@chaney3 said
    The Trinity is your answer?
    This is what makes Elohim plural.
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    31 Oct '18 00:332 edits
    @suzianne said
    This is what makes Elohim plural.
    Evidently such a claim is due to a desire to "prove" the trinity and an ignorance of Hebrew. The following are small snippets from a rather lengthy explanation of why the claim is false:
    It would be difficult to imagine a doctrine more hostile to the uncompromising monotheism preached in the Jewish Scriptures than the Christian claim that there is a plurality within the divine nature of God. Yet, armed with little knowledge of the Hebrew language, many Trinitarians brazenly argue that the name of God, as it appears in the first verse in the Bible, “proves” there are three distinct Persons in the godhead...

    The word Elohim possesses a plural intensive syntax and is singular in meaning. In Hebrew, the suffix ים (im), mainly indicates a masculine plural. However with Elohim the construction is grammatically singular, (i.e. it governs a singular verb or adjective) when referring to the God of Israel, but grammatically plural elohim (i.e. taking a plural verb or adjective) when used of pagan divinities (Psalms 96:5; 97:7).

    This is self-evident from the fact that the verb “created” בָּרָה (bara) in Genesis 1:1 is in the singular. This linguistic pattern is well known and widely used throughout the Jewish Scriptures. For example, I am certain that many readers are familiar with the Hebrew word חַיִים (chayim), meaning “life.” Notice that this word contains the identical plural suffix “im,” as inElohim, yet it repeatedly means “life”, in the singular, throughout the Bible...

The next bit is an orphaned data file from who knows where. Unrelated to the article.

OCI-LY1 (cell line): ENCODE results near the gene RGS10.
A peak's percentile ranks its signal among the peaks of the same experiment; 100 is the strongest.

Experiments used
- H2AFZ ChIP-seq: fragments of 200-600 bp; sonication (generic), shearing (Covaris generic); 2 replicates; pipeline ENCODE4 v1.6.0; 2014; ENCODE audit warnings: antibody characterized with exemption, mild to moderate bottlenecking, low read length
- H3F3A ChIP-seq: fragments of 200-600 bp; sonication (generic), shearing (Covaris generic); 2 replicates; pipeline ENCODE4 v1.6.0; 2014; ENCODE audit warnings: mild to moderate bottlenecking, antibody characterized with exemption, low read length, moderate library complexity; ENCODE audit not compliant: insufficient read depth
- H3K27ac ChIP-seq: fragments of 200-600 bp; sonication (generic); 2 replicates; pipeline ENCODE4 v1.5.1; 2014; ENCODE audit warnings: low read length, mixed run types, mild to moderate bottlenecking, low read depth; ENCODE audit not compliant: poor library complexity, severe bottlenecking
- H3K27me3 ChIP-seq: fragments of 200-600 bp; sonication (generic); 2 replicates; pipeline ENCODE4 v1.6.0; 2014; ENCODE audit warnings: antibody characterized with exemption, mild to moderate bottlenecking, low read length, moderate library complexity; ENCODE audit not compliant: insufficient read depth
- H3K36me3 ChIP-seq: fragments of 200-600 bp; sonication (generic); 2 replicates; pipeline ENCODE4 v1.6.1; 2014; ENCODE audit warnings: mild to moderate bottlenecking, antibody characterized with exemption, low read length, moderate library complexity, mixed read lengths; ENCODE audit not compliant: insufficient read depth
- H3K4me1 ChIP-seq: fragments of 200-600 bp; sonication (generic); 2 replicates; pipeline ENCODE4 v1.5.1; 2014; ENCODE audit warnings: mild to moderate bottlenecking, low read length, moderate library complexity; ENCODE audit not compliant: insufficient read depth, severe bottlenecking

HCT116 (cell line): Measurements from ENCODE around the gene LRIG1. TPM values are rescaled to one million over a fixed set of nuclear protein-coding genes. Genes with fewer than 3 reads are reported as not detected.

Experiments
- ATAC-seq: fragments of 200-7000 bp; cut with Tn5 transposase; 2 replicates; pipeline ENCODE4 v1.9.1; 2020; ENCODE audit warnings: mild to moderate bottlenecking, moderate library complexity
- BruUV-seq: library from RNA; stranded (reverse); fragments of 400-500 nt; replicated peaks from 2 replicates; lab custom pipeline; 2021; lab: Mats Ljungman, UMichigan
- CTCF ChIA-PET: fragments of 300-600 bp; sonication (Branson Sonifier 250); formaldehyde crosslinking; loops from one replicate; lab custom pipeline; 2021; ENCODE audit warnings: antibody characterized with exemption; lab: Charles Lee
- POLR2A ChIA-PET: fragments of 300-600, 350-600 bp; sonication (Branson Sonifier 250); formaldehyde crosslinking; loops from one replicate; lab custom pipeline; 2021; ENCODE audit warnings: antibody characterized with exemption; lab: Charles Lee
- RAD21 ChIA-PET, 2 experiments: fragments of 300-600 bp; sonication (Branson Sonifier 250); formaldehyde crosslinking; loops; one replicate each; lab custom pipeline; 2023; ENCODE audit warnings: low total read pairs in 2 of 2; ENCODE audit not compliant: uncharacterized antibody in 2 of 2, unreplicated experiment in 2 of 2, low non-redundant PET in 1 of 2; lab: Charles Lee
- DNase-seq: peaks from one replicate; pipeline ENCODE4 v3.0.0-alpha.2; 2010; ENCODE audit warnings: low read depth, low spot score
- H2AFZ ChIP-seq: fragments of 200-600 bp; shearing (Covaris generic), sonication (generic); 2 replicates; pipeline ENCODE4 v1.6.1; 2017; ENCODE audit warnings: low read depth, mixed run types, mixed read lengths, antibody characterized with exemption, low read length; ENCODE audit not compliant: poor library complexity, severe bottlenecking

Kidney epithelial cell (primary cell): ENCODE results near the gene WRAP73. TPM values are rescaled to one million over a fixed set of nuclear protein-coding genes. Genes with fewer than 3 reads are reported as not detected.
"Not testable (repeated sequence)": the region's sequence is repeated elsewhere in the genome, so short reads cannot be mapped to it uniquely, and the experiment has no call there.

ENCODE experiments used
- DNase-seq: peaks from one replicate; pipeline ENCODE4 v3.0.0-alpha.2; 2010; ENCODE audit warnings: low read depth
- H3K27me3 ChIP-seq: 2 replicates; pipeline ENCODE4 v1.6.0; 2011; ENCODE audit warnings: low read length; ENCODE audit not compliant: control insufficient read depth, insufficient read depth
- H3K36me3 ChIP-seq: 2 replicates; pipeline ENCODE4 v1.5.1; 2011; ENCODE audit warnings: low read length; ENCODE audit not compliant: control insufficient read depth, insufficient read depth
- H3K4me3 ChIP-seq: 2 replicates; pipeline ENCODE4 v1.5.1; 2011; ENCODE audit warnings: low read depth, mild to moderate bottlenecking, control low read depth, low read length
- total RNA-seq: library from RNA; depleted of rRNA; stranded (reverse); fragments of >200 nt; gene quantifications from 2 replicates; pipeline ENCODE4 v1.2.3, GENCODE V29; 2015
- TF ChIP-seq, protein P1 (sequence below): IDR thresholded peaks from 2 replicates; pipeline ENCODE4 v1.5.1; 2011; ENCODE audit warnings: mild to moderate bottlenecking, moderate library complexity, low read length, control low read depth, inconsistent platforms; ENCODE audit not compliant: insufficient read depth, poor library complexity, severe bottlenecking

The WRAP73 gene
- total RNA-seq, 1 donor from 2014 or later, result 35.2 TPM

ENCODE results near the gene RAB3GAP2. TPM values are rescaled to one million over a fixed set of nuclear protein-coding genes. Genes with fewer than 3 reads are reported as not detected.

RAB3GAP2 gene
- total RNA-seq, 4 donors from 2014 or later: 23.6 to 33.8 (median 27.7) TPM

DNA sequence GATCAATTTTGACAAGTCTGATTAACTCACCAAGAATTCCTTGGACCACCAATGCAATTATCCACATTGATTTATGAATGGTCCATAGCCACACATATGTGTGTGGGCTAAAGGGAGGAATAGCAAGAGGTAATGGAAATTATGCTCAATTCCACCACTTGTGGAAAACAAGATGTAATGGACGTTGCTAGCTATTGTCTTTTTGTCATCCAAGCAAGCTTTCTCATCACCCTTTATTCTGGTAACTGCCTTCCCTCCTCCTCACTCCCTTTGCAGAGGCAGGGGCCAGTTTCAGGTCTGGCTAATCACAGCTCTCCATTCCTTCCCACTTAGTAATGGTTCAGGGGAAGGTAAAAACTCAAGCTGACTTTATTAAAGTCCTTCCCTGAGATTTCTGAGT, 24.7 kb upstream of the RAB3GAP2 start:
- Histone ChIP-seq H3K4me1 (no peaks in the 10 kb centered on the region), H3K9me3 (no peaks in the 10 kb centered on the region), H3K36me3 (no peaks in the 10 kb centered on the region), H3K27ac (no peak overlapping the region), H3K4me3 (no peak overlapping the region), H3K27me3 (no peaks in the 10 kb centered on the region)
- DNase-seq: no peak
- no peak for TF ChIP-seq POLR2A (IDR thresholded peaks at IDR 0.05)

https://outreachjudaism.org/elohim-plural/
  14. SubscriberSuzianne
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    31 Oct '18 02:153 edits
    @thinkofone said
    Evidently such a claim is due to a desire to "prove" the trinity and an ignorance of Hebrew. The following are small snippets from a rather lengthy explanation of why the claim is false:
    It would be difficult to imagine a doctrine more hostile to the uncompromising monotheism preached in the Jewish Scriptures than the Christian claim that there is a plurality withi ...[text shortened]... ”, in the singular, throughout the Bible...

    https://outreachjudaism.org/elohim-plural/
    Actually your quote supports my claim, for the Triune God is one God in three offices. One God (singular verb), yet Hebrew plural masculine name.

    The same is with chayim, one speaks of all life (plural) and yet one uses singular verb with it. As in "All life is..." This grammar example is not rare, nor nonsensical.
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    31 Oct '18 02:391 edit
    @ThinkOfOne

    The word Elohim possesses a plural intensive syntax and is singular in meaning.


    And some scholars who DO read and translate ancient Hebrew
    say that the Triune God was being indicated is logical.
    Any attempt to say all such readers only do so because they know no Hebrew will fail as an effective argument.

    I am awaiting a reply from JewsForJesus on ELohim and Genesis 1:26,27.